Monterey Trip Challenges Gifted Learners

Lauren Williams, Staff Writer

32 juniors from the Acalanes School District spent three days in Monterey from Sunday, March 2 to Tuesday, March 4 as part of the Acalanes Gifted and Talented Education (AGATE) program.

AGATE is a voluntary program available to juniors who are interested in learning about the history, culture, and geography of the Monterey area. Participating students also attend 5 two-hour seminars prior to the trip and complete a project which is later showcased.

In order to be selected for the program, students must be recommended by a teacher. To apply for participation, students first volunteer for the AGATE program. Then, according to the AUHSD webpage, students are selected “via lottery within the parameters of school and gender.”

According to the AUHSD, the benefit of having only 32 students is the opportunity to visit places in Monterey that can’t accommodate larger groups.

Students who attended the fall trip to Point Reyes are not eligible to participate in the spring trip.

Librarian Pat Hadley helped out as an extra chaperone and driver. Hadley has attended the trip 4 out the last 9 years. She believes that the project gives students a creative outlet. “They have a lot of creative images inside of them and I think the trip would be really good for them to get out of the box,” said Hadley.

“I like the Monterey trip a little more because there is more history and literature involved,” said Hadley, who has also attended the Point Reyes trip.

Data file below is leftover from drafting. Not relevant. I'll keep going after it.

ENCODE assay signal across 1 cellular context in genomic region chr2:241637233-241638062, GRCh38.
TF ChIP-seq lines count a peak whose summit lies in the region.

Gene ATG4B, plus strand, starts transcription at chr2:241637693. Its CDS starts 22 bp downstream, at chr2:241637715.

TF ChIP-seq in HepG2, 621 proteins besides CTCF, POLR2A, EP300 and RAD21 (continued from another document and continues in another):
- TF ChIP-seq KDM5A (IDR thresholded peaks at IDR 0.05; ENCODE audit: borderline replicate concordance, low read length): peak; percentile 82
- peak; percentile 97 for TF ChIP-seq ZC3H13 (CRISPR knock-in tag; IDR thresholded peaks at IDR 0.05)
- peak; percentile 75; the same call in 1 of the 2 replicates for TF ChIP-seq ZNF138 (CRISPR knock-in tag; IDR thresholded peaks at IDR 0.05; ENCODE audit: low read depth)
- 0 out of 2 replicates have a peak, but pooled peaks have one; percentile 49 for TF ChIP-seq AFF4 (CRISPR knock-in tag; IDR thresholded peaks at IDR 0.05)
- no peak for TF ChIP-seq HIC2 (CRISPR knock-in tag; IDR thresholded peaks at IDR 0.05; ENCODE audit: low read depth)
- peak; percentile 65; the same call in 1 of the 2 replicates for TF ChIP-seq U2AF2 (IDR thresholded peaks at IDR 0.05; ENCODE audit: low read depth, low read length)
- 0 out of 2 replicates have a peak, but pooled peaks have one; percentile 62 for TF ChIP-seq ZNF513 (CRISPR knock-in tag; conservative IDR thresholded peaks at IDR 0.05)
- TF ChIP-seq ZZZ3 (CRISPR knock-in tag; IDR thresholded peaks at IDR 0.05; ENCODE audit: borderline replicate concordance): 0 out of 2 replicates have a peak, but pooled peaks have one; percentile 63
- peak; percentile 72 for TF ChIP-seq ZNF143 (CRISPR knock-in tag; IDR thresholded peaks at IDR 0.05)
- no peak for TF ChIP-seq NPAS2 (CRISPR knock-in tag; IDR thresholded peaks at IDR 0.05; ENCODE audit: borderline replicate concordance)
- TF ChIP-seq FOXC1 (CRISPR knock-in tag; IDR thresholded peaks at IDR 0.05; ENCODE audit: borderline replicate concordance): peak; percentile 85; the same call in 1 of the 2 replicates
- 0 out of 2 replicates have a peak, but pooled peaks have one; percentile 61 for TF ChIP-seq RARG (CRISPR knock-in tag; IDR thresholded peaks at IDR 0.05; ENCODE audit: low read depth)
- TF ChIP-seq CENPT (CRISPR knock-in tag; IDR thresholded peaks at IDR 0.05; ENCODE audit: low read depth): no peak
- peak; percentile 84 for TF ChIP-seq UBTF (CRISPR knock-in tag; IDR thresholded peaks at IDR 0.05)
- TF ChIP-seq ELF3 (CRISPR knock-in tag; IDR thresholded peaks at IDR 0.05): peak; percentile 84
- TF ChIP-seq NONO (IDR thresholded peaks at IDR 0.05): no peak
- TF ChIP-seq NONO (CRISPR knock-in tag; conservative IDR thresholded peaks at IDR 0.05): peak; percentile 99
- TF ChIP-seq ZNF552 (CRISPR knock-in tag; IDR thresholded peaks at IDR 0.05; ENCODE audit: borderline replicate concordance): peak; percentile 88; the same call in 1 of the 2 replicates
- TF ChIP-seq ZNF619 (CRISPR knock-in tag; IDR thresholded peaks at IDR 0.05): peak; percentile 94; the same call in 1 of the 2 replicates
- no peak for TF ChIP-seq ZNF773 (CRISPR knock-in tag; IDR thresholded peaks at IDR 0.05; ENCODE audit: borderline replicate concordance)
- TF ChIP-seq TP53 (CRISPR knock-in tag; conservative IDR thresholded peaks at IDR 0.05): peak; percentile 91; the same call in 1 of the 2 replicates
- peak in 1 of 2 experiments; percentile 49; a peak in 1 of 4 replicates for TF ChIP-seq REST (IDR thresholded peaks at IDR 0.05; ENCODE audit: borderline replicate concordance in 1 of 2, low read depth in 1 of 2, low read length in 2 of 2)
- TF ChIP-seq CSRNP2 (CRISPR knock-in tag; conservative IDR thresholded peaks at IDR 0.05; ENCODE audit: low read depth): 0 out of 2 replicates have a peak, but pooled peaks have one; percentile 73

Junior Emma Archangel described the program as “a class at night and then we go on a trip to Monterey where we learn about the science history of the area”.

“I thought it would be really cool to meet kids from other schools in the district, and I was also really interested in science and I heard it had a lot to do with marine biology,” Archangel said.

According to junior Morgan Matranga, students visited the Monterey Bay Aquarium and kayaked in the Monterey Bay. “I definitely enjoyed the trip the most because we got out of a classroom and got to really be hands on,” said Matranga.

Students have the opportunity to receive 5 elective credits by attending the seminars and the trip as well as completing the project. “Our seminars helped me get a broad idea of what I wanted to do my project on so that I had some strong background knowledge going in to the trip” said Matranga.

After the trip, “students combine the different topics we learn for a project that we present in the library on April 8,” said Archangel. The student’s project must merge two subjects and display knowledge that relates to the Monterey Area.